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Do or (maybe really) Do Not

"Do – or Do Not" Yoda's Star Wars injunction is famously followed up with "There is no 'try'". Much as I love the little fellow, I disagree with him on this point. Sometimes, there is only try.

But that's an argument for another day…today I'm pondering the first half of his homily. Do, or Do Not.

Why is it that we always assume that we must "do"? Why do we keep forgetting that "do not" is also an option? That it is a choice?

It is a form of arrogance, this assumption that things will not improve unless we intervene. It is a stress creator, this need always to be busy, to be always choosing to do. I'm reminded of the mediaeval Japanese poet Basho:

Sitting silently

Doing nothing

Spring comes

And the grass grows by itself.

Spring comes in the first drops of snow

Which in China was rendered as the proverb:

Don't push the river, it flows by itself.

In other words, the world works perfectly fine without us.

Many-a-day, I figure the world would actually work a lot better without us. We are destroying the planet; we are destroying the peace and co-operation that we've spent so long building. There is much that would be better if we, or at least some of that collective 'we', simply stopped 'doing' for a little while.

It's not my job to save the world though. I can only work on my little corner of it. The tricky part is always figuring out which bit is 'my little corner'. Which bit should I be working on, and which massive should I just leave well alone to order itself, all the better without my meddling?

I'm not going to try to answer that one for you. I'm still trying to answer it for me. What I have figured out is that if we're always doing, if we allow ourselves to be fooled into thinking that we MUST ACT, then we've lost the wisdom of the ancients…and the wisdom of our youth

The sages tell us over and over: do not assume that you need to do something.

The teenagers tell us over and over that there is merit in lying in a wheat field looking at the sky, or crashing in a bed just thinking thoughts.

We should think like the sages and remember what it was like to be a teenager…remember what it is like to be confused, to 'not know', to be uncertain, to righteously claim the time (the door-slamming JUST LEAVE ME ALONE! time) to think things through and try to work it out.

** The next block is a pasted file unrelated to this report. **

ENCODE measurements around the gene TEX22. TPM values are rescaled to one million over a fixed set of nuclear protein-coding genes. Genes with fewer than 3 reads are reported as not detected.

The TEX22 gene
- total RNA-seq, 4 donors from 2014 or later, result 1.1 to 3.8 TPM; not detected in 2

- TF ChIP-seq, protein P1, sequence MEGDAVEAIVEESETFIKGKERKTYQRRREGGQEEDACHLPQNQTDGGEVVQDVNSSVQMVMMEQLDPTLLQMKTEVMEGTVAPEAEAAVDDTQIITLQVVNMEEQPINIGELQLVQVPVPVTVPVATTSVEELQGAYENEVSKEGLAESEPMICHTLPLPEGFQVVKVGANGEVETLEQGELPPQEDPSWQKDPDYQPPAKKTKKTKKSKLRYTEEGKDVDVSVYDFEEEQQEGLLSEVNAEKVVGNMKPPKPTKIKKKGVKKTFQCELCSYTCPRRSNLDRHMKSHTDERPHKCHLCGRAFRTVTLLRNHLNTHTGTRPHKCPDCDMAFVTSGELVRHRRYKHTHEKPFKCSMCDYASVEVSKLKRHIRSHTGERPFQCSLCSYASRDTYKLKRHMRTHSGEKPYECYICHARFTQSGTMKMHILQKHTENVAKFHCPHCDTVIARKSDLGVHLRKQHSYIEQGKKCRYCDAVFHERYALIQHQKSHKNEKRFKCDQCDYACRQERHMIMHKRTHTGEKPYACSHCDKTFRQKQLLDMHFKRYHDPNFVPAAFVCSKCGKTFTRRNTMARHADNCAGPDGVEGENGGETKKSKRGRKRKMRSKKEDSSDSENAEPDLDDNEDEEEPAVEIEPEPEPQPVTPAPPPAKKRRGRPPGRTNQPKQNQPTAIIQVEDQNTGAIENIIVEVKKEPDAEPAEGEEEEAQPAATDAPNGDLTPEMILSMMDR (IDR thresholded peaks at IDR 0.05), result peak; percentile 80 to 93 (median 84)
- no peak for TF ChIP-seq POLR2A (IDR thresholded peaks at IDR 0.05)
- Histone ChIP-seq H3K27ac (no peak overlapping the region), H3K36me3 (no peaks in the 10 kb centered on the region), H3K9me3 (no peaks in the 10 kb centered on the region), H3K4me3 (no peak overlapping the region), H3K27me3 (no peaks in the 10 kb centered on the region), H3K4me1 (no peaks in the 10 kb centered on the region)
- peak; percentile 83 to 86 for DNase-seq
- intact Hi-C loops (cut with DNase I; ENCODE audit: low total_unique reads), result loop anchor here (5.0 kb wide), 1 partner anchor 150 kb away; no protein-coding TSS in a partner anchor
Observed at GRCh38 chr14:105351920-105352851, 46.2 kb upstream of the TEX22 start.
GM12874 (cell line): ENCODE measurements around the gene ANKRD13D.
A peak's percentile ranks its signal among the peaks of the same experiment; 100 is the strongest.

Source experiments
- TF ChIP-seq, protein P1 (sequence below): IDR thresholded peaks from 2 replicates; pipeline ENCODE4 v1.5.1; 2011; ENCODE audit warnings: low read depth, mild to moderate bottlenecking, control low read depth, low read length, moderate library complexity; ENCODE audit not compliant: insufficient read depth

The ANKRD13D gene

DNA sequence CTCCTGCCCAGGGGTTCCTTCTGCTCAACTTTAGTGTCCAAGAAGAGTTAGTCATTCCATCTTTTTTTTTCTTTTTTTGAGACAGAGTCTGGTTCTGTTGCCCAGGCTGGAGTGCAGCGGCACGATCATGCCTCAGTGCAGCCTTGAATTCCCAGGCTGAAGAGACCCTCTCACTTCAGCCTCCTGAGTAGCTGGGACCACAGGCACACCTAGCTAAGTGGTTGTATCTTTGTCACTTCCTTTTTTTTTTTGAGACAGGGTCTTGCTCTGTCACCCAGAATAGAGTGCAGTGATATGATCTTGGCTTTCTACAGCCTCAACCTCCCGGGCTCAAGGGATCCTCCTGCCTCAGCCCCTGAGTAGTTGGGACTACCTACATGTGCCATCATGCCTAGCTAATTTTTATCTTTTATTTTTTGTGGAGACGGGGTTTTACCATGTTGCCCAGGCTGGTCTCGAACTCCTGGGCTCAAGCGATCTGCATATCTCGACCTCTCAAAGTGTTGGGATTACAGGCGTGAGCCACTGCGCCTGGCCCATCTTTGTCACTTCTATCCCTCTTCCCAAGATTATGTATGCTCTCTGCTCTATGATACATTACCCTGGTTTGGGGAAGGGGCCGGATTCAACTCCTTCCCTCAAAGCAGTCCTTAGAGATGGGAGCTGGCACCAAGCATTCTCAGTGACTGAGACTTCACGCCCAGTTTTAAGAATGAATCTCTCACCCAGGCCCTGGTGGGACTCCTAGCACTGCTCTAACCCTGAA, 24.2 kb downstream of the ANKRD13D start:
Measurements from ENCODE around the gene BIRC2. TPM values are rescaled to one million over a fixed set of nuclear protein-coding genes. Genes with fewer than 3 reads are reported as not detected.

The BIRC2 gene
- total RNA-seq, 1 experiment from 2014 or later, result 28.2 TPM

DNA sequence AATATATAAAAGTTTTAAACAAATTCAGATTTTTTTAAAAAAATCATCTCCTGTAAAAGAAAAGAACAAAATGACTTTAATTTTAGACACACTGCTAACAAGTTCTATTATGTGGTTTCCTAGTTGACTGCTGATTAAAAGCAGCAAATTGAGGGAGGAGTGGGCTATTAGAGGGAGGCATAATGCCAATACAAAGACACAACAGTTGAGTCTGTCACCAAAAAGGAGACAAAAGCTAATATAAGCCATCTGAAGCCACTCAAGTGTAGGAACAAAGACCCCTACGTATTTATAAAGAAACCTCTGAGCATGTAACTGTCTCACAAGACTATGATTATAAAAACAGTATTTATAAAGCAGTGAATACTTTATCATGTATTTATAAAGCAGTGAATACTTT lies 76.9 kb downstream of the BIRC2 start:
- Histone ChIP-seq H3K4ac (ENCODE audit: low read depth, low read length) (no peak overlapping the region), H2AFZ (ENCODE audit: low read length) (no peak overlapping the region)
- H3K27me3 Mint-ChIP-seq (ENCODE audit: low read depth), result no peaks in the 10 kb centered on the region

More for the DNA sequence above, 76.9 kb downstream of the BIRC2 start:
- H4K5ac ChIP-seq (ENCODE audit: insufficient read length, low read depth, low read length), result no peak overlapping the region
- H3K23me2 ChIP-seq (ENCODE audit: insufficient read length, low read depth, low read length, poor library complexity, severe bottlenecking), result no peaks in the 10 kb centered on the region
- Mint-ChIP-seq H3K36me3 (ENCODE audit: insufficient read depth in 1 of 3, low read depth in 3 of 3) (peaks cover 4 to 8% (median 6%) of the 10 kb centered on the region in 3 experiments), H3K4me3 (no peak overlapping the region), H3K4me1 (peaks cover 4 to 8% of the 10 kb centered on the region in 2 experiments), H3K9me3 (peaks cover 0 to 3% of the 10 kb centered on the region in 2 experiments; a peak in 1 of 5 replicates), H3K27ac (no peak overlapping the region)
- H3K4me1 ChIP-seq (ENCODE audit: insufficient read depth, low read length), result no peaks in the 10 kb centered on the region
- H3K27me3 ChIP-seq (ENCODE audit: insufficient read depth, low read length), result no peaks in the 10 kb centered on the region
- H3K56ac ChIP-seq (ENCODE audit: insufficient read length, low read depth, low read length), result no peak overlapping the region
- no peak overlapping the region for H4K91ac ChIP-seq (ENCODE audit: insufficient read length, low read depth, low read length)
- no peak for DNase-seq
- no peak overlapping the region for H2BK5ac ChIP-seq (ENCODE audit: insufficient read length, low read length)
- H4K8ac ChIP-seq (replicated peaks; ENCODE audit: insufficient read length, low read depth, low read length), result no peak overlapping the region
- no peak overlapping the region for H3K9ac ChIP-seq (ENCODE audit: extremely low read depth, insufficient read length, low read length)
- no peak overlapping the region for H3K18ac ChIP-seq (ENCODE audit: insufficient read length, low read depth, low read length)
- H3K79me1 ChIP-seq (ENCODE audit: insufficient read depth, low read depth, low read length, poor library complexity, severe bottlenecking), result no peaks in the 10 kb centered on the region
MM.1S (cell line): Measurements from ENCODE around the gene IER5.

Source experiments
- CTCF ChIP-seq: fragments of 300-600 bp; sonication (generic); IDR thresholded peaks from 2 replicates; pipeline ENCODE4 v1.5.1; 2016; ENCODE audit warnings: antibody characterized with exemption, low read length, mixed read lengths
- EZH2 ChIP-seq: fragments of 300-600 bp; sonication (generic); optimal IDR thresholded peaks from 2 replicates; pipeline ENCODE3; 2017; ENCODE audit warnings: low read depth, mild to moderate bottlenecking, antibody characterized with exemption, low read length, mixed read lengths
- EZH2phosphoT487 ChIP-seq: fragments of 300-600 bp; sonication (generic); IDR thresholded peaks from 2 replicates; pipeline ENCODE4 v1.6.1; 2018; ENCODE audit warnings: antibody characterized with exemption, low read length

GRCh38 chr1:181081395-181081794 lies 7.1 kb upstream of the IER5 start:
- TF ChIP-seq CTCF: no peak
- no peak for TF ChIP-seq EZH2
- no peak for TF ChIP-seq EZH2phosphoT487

Having thought, we might well decide that, yes, this is my corner of the wood, this is the garden I need to tend, this is where I can make a difference…and if I can then, well, sorry Yoda, I still don't 'must do', but I must at least try. This is where my energy should be directed, this is where it is worth spending my time, using my intellect, marshalling my creativity. Here: it will be fulfilling. Here: it will be worthwhile – if only a tiny ripple's worth of worthwhile.

Having thought, we might equally decide the opposite. We are within our right to say: you know what? It's not worth the candle. So I won't. I will not do.

We are within our right to say: yes, but….

Yes, I could help here…but there is only so much of me, and I can contribute more over there.

We are within our right to say: sorry, but call someone else. Today I am replenishing my resource. Today I am going to sit and watch how the river flows, and the grass grows.

That's not some idle world, where you can renege on commitments – but the idyllic world in which you choose which commitments to make in the first place, in which you do not overcommit and promise what is not within your gift to deliver – it is the ideal world in which we are all honest about what we can control and what we cannot and what we will choose to do with the finite 'us' that we have.

It is the world in which we choose just as often to "do not", so that when we choose to "do" – we have the strength and enthusiasm and ideas and resilience to do whatever the 'doing' actually takes.

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